Exclusionary Conduct in Antitrust

Exclusionary Conduct in Antitrust

By Elyse Dorsey (Wilson Sonsini Goodrich & Rosati) & Jonathan Jacobson (New York State Bar Association)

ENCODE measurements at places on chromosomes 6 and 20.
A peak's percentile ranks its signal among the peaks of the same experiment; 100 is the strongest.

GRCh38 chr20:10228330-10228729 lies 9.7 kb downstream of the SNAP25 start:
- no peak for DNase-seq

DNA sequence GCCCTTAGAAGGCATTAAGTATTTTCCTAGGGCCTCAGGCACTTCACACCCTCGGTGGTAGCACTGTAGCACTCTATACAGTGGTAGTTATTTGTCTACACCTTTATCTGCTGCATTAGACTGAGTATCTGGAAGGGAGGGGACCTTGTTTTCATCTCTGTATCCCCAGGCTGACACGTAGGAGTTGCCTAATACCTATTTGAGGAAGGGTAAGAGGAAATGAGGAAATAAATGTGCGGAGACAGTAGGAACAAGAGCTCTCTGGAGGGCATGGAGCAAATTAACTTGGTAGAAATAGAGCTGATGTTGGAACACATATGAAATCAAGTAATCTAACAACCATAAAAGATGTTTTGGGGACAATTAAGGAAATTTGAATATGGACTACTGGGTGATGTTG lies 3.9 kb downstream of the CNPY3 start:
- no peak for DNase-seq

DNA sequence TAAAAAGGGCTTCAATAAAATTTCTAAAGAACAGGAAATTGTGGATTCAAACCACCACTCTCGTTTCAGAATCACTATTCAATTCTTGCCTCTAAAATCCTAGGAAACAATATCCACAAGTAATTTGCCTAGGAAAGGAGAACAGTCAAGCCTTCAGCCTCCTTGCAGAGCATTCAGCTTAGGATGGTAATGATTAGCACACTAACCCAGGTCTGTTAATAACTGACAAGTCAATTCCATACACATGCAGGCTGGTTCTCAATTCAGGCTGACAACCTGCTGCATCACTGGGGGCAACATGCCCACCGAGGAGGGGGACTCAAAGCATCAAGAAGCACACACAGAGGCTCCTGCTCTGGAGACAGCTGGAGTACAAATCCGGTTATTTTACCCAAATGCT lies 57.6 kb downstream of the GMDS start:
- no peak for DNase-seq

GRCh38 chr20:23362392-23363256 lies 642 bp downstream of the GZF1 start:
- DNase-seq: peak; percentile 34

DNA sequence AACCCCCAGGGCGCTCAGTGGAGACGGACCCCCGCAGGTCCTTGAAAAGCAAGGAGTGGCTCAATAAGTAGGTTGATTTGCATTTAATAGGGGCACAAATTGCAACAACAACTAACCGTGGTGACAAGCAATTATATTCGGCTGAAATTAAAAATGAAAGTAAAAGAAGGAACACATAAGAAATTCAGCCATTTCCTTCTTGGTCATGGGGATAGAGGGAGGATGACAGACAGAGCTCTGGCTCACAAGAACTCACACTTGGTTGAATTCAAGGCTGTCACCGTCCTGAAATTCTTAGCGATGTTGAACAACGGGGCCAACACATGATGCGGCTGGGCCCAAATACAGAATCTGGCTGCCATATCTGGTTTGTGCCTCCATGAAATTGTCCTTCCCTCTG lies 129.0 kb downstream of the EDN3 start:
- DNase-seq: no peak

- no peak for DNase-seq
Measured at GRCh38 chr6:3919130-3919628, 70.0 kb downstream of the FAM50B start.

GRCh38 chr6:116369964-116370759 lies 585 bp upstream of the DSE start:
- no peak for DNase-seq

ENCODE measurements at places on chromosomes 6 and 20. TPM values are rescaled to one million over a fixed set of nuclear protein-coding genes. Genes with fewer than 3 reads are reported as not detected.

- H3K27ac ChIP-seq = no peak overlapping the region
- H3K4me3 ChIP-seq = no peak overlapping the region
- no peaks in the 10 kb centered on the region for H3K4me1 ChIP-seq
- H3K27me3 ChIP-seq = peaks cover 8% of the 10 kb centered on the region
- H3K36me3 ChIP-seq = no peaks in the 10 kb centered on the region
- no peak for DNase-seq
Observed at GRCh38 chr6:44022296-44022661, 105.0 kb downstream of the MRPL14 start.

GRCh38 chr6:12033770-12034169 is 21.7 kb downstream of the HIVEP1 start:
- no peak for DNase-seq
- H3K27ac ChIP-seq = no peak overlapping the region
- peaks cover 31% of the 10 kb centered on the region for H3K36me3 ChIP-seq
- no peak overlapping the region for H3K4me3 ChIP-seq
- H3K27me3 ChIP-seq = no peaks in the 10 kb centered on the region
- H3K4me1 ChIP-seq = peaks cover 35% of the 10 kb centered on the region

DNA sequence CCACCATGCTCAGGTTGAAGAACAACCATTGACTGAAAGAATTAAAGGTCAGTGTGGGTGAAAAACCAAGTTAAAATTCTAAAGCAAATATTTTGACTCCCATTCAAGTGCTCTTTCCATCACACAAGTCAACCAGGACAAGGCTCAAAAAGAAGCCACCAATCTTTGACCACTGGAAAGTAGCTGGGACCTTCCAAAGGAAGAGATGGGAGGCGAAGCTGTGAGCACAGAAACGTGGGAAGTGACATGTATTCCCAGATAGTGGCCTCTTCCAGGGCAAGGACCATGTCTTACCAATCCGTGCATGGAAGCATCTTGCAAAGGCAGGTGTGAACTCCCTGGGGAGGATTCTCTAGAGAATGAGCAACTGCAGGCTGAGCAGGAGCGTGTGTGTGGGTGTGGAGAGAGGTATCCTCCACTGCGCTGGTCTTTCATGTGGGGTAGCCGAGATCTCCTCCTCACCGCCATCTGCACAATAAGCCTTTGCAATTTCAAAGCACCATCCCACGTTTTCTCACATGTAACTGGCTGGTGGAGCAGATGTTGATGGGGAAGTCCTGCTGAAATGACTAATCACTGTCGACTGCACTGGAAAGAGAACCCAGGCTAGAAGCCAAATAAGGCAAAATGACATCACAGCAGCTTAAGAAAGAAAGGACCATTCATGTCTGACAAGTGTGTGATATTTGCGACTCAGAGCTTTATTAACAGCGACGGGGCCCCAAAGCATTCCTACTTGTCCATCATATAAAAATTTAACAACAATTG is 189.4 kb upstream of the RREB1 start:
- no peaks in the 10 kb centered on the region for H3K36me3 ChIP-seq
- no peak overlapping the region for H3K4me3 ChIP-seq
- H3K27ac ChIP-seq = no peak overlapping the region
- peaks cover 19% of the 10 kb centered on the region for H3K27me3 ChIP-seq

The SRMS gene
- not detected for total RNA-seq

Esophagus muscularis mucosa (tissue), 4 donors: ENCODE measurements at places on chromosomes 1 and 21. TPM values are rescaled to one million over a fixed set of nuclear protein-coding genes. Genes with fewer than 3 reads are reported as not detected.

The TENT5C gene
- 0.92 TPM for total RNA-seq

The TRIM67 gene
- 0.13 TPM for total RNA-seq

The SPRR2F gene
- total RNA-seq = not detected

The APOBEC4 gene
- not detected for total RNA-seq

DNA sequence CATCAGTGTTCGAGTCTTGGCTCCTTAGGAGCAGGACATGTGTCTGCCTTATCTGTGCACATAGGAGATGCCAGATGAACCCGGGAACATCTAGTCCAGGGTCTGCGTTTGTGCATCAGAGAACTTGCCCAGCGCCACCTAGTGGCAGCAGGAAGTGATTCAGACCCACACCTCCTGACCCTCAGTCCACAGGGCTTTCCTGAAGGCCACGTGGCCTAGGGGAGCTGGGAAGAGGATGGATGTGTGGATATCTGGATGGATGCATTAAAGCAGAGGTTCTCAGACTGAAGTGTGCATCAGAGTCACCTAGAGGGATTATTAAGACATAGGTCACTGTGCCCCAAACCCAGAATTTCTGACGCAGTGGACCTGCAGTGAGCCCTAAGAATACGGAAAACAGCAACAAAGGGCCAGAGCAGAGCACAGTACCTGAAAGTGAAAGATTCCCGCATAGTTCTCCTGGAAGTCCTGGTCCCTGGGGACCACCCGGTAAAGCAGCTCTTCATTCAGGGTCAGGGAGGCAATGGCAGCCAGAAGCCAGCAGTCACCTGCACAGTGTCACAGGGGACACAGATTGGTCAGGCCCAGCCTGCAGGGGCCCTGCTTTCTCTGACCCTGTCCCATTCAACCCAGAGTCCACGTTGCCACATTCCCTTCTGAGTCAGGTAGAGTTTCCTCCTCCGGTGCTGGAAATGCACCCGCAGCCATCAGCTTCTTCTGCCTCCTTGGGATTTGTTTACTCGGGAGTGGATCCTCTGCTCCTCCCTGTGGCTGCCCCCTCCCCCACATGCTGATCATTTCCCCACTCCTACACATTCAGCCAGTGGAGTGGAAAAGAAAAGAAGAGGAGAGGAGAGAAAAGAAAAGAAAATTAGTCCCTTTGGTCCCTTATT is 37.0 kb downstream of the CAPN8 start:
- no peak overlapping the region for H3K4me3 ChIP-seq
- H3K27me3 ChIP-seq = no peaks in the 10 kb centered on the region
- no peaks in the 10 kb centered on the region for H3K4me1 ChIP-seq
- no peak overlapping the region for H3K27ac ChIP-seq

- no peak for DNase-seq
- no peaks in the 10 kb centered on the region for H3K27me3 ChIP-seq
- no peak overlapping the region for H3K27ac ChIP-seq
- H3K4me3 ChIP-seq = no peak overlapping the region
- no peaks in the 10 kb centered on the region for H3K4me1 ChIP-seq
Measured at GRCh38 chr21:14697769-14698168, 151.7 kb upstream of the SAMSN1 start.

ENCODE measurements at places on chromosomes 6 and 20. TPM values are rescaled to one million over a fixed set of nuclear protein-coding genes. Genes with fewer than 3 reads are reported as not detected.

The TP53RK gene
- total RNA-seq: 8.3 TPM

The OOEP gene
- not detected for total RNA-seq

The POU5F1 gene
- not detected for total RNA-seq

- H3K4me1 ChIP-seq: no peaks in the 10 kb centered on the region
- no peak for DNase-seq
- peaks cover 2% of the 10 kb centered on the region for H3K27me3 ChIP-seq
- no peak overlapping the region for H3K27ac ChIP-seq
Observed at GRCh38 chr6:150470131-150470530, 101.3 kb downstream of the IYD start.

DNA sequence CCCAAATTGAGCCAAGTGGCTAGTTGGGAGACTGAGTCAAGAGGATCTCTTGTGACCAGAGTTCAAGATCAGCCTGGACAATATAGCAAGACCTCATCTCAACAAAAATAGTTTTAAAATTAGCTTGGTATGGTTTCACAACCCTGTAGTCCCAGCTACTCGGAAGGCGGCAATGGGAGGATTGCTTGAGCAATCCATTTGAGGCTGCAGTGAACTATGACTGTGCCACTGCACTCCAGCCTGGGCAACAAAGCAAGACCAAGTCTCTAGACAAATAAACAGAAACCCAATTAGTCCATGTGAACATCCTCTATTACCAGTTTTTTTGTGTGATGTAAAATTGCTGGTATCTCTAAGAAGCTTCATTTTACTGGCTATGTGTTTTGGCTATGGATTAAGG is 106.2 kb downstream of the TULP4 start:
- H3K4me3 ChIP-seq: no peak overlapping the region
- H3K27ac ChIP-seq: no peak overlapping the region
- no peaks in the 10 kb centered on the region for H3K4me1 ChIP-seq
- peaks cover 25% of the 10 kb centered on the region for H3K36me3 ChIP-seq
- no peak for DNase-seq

Courts and commentators have struggled hard for many decades to develop rules that separate the lawful conduct of a single firm from the unlawful. That struggle continues today. We trace a bit of the history of this struggle, summarize where the courts are today, and then offer a few suggestions for a path going forward. Particularly, we explain why examining both defendant’s conduct and effects on the plaintiff–as modern antitrust analysis does–is appropriate. Because the issue is exclusion, and because the fundamental concern in the raising rivals’ costs paradigm is whether a rival can achieve minimum efficient scale, some inquiry into whether the plaintiff can or cannot compete effectively against the tactics in question is essential. Conduct challenged as exclusionary may in fact prevent rivals from constraining the market power of a dominant firm. But the effects of that conduct, almost invariably, are ambiguous: Does the conduct prevent rivals from competing effectively or should it cause rivals to compete more effectively? Distinguishing between these two effects is essential because the one threatens consumer harm while the other yields consumer benefits. There is no one-size-fits-all test for distinguishing exclusionary conduct from aggressive but legitimate competition. But by placing at least some of the focus on whether an efficient rival could meet or defeat the tactics in question, important light is shed on the ultimate question of consumer harm. The law is moving in that direction, and that trend should continue.

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